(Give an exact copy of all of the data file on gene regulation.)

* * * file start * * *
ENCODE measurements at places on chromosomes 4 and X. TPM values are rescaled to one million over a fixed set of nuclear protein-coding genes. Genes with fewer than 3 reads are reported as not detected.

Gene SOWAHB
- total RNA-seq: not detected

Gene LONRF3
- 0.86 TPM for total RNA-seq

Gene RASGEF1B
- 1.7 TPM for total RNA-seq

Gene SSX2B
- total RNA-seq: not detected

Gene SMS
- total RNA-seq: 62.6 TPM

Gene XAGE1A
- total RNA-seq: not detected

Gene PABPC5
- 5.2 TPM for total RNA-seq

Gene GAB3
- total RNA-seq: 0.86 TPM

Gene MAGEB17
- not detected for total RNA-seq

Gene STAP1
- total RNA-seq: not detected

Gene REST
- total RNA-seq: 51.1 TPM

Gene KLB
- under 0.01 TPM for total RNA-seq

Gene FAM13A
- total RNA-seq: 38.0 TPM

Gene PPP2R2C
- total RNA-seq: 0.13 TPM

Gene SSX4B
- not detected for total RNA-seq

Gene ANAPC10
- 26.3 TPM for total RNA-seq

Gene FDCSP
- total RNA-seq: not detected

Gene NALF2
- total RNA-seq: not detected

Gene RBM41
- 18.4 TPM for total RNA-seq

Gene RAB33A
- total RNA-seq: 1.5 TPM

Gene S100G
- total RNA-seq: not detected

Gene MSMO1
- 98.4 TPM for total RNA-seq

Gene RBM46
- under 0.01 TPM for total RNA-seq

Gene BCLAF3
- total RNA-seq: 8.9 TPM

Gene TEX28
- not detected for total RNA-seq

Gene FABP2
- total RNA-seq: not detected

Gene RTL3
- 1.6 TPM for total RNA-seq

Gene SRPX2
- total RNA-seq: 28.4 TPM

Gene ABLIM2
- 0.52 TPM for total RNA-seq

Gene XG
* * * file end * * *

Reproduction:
ENCODE measurements at places on chromosomes 4 and X. TPM values are rescaled to one million over a fixed set of nuclear protein-coding genes. Genes with fewer than 3 reads are reported as not detected.

Gene SOWAHB
- total RNA-seq: not detected

Gene LONRF3
- 0.86 TPM for total RNA-seq

Gene RASGEF1B
- 1.7 TPM for total RNA-seq

Gene SSX2B
- total RNA-seq: not detected

Gene SMS
- total RNA-seq: 62.6 TPM

Gene XAGE1A
- total RNA-seq: not detected

Gene PABPC5
- 5.2 TPM for total RNA-seq

Gene GAB3
- total RNA-seq: 0.86 TPM

Gene MAGEB17
- not detected for total RNA-seq

Gene STAP1
- total RNA-seq: not detected

Gene REST
- total RNA-seq: 51.1 TPM

Gene KLB
- under 0.01 TPM for total RNA-seq

Gene FAM13A
- total RNA-seq: 38.0 TPM

Gene PPP2R2C
- total RNA-seq: 0.13 TPM

Gene SSX4B
- not detected for total RNA-seq

Gene ANAPC10
- 26.3 TPM for total RNA-seq

Gene FDCSP
- total RNA-seq: not detected

Gene NALF2
- total RNA-seq: not detected

Gene RBM41
- 18.4 TPM for total RNA-seq

Gene RAB33A
- total RNA-seq: 1.5 TPM

Gene S100G
- total RNA-seq: not detected

Gene MSMO1
- 98.4 TPM for total RNA-seq

Gene RBM46
- under 0.01 TPM for total RNA-seq

Gene BCLAF3
- total RNA-seq: 8.9 TPM

Gene TEX28
- not detected for total RNA-seq

Gene FABP2
- total RNA-seq: not detected

Gene RTL3
- 1.6 TPM for total RNA-seq

Gene SRPX2
- total RNA-seq: 28.4 TPM

Gene ABLIM2
- 0.52 TPM for total RNA-seq

Gene XG